A mag­i­cal place called Cal­i­for­nia

Our richly di­verse state plays a lead­ing role in Corner­stone’s com­mu­nity- built take on ‘ The Tem­pest.’

Los Angeles Times - - CULTURE MONSTER - By Mar­garet Gray cal­en­dar@ latimes. com

Af­ter a year on the road, tak­ing its pro­duc­tion of “Cal­i­for­nia: The Tem­pest” from Eureka to Pa­coima, Corner­stone Theater Com­pany re­turned last week­end to down­town Los An­ge­les, where the tour be­gan, to present the f inal per­for­mances in Grand Park.

This pro­ject was the cul­mi­na­tion of 10 years of cre­ative com­mu­nity out­reach, and only a cur­mud­geon could dis­ap­prove of Corner­stone’s mis­sion here: tak­ing Shake­speare to mostly small towns, work­ing with the res­i­dents to shape a pro­duc­tion that unites far- f lung and di­verse com­mu­ni­ties, while cel­e­brat­ing the charms and chal­lenges of each. Am­a­teur ac­tors per­formed along­side Corner­stone mem­bers.

In down­town L. A., where the last of three shows ran Satur­day, res­i­dents took the stage to talk, lyri­cally and hon­estly, about their home­town, its new con­dos and its “urine stench.”

The per­for­mances were free and held out­doors in the balmy June twi­light of the breath­tak­ing am­phithe­ater of Grand Park. The sound was clear; the stag­ing was in­ven­tive and charm­ing. The au­di­ence pic­nicked, chil­dren frol­icked.

Although com­mend­able, heart­warm­ing and con­vivial, com­mu­nity theater projects don’t al­ways re­sult in the most scin­til­lat­ing en­ter­tain­ment. No mat­ter how sup­port­ive you want to be, you can’t help notic­ing that the pow­ers of stage­craft are be­ing em­ployed to teach you some­thing. You may feel sulky about this bait- andswitch even when it’s done well. Your ticket is free, but depend­ing on your dis­po­si­tion, you may f ind sit­ting through fre­quent lec­tures costly.

For “Cal­i­for­nia: The Tem­pest,” play­wright Ali­son Carey re­lo­cates Shake­speare’s plot to mod­ern- day Cal­i­for­nia and shoe­horns in a lot of in­for­ma­tion about our state that is ten­u­ously re­lated to the story. The re­sult is clever, am­bi­tious and un­gainly, with dis­cor­dant el­e­ments stitched to­gether and too many points to make. En­chant­ing scenes fall be­tween long, arid stretches. A bit like Cal­i­for­nia it­self, come to think of it.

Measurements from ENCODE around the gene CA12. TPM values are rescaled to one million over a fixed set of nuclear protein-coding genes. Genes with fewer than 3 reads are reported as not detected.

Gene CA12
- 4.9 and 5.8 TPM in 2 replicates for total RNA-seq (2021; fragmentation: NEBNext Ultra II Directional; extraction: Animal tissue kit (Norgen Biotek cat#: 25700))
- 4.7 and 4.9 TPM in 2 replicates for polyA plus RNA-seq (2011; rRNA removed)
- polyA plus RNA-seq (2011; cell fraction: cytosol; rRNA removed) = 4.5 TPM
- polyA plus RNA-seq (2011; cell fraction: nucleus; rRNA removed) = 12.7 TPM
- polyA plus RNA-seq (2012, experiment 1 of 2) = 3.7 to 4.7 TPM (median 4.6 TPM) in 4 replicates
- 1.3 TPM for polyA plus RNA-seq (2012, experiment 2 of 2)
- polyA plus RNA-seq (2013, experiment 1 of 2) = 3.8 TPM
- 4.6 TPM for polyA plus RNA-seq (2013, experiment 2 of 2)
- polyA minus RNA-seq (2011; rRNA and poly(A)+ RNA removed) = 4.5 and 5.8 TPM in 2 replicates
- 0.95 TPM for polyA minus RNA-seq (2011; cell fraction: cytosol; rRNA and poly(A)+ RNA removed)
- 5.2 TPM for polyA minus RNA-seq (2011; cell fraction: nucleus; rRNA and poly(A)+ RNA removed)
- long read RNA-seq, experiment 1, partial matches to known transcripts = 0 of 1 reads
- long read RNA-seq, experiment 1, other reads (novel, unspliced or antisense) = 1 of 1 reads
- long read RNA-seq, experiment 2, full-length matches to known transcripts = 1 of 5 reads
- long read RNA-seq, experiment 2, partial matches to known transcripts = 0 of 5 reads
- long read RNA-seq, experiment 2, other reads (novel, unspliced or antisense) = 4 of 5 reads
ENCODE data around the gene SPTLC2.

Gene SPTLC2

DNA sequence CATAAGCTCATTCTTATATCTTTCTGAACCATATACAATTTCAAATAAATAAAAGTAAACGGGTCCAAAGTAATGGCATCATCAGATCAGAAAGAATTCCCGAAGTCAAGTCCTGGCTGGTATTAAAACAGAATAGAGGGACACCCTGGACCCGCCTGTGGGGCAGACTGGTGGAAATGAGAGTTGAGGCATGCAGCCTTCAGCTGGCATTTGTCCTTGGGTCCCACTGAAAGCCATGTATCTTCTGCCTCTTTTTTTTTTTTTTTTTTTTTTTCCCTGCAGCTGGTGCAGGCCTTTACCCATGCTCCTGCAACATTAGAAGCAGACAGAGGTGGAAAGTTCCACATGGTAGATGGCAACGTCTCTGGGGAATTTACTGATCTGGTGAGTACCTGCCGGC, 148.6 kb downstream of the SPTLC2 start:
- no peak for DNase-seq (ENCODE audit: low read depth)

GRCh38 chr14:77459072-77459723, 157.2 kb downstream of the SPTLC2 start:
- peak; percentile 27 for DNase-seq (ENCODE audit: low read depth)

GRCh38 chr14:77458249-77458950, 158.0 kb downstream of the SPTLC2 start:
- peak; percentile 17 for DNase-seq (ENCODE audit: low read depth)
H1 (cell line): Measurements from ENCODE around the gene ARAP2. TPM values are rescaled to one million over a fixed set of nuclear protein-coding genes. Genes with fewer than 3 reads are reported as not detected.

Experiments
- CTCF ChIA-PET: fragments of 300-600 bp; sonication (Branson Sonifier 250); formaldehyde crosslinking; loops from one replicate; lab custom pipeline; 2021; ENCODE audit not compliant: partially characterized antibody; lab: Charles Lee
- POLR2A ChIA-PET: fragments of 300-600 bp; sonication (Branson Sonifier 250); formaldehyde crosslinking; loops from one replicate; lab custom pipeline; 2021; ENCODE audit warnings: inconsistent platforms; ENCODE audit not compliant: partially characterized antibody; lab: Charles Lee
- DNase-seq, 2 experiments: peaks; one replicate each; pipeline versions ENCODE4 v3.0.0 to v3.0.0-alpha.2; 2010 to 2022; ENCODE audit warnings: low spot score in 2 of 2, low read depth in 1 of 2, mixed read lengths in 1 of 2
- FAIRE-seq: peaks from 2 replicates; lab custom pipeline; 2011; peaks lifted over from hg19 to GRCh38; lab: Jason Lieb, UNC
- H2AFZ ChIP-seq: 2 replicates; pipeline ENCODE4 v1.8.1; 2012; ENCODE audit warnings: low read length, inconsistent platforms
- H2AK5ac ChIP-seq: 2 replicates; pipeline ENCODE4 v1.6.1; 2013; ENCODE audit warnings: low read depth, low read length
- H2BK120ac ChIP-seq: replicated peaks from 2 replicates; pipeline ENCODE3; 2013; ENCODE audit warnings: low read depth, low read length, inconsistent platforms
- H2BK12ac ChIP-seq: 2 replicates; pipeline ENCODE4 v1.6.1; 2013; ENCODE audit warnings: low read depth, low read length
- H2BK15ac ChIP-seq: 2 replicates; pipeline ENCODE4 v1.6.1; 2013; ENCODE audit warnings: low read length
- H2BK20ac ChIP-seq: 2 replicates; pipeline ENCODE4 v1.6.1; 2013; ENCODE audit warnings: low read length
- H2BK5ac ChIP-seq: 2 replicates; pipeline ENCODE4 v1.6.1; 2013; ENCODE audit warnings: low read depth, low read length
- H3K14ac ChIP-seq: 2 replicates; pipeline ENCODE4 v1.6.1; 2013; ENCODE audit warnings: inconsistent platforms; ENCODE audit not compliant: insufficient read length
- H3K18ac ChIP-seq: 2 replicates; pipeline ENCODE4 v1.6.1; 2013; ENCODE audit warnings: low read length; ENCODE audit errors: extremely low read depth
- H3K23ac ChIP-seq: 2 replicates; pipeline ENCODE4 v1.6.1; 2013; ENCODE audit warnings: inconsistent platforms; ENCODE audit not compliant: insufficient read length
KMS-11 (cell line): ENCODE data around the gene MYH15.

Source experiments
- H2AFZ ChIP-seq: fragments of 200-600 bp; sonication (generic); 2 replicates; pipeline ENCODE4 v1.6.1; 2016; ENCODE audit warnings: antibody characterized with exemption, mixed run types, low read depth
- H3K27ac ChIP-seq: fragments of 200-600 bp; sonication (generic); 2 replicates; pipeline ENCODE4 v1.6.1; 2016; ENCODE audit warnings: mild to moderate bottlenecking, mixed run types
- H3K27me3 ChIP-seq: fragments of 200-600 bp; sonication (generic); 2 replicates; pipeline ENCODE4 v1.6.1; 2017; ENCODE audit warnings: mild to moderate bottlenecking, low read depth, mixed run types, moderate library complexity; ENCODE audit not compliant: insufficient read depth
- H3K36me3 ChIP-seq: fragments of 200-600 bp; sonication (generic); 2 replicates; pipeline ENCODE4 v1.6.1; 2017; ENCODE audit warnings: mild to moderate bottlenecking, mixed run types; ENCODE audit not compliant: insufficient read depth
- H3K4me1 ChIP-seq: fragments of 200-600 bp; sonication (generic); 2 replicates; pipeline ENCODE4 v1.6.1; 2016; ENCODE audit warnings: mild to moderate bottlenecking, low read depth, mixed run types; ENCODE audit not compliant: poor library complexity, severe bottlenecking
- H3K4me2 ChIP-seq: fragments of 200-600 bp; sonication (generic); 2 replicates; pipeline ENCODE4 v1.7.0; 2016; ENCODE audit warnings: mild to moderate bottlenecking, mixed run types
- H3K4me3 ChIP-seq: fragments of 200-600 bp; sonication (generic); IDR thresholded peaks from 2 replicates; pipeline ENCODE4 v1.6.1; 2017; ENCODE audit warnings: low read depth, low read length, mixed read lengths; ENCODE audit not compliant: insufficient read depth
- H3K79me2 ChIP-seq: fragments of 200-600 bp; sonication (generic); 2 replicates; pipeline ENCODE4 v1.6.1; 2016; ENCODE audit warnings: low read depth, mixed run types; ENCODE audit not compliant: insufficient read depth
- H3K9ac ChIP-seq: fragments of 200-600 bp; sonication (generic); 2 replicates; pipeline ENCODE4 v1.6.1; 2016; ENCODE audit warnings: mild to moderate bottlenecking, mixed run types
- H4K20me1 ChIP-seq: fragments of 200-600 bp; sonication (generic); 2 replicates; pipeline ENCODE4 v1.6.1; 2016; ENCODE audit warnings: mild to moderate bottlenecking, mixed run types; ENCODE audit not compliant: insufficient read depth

Here is the gist: Pros­per ( the lovely Bahni Turpin), once the gover­nor of Cal­i­for­nia, is re­placed by her schem­ing sis­ter, An­to­nia ( Maria Cano). Left for dead, Pros­per and her daugh­ter, Min­erva ( Karen Co­var­ru­bias), are res­cued and de­liv­ered to a re­mote moun­tain­top. There Pros­per learns magic and en­slaves two supernatural be­ings: Ariel, a blue- haired sprite ( the mag­i­cal Page Leong), and Cal­iban, an af­fec­tion- starved malcontent ( the hammy Peter Howard).

Now the vil­lain­ous An­to­nia and her posse are on a plane, which Pros­per causes to crash on the moun­tain. For good mea­sure, she throws in an earth­quake, mak­ing Cal­i­for­nia sink and turn­ing her moun­tain­top into an is­land.

The up­dates cre­ate some in­ter­est­ing new res­o­nances — Cal­iban’s name gets a new mean­ing, “banned from Cal­i­for­nia” — but much of the time they feel poorly in­te­grated and preachy.

Af­ter the plane crash, in­stead of fo­cus­ing on their sur­vival, the pas­sen­gers take turns dis­cussing the agri­cul­ture of the re­gions they rep­re­sent. The am­a­teur per­form­ers are all charm­ing and ro­bustly di­rected by Michael John Gar­cés, but their many missed lines, long pauses, alarmed mu­tual glances and self- re­crim­i­nat­ing ges­tures made me think of the rude me­chan­i­cals’ pro­duc­tion of “Pyra­mus and Thisbe” in “A Midsummer Night’s Dream,” a play that might have been a bet­ter choice for this pro­ject.

But as the evening ul­ti­mately proved, even a rough magic can en­chant. The pas­sion for art and for com­mu­nity that in­fused this pro­duc­tion ex­erted a uni­fy­ing force on the crowd. I joined the free­way traf­fic more philo­soph­i­cally than usual and felt like a real Cal­i­for­nian.

Me­gan Wan­lass

BAHNI TURPIN por­trays Pros­per in Corner­stone Theater Com­pany’s “Cal­i­for­nia: The Tem­pest.”

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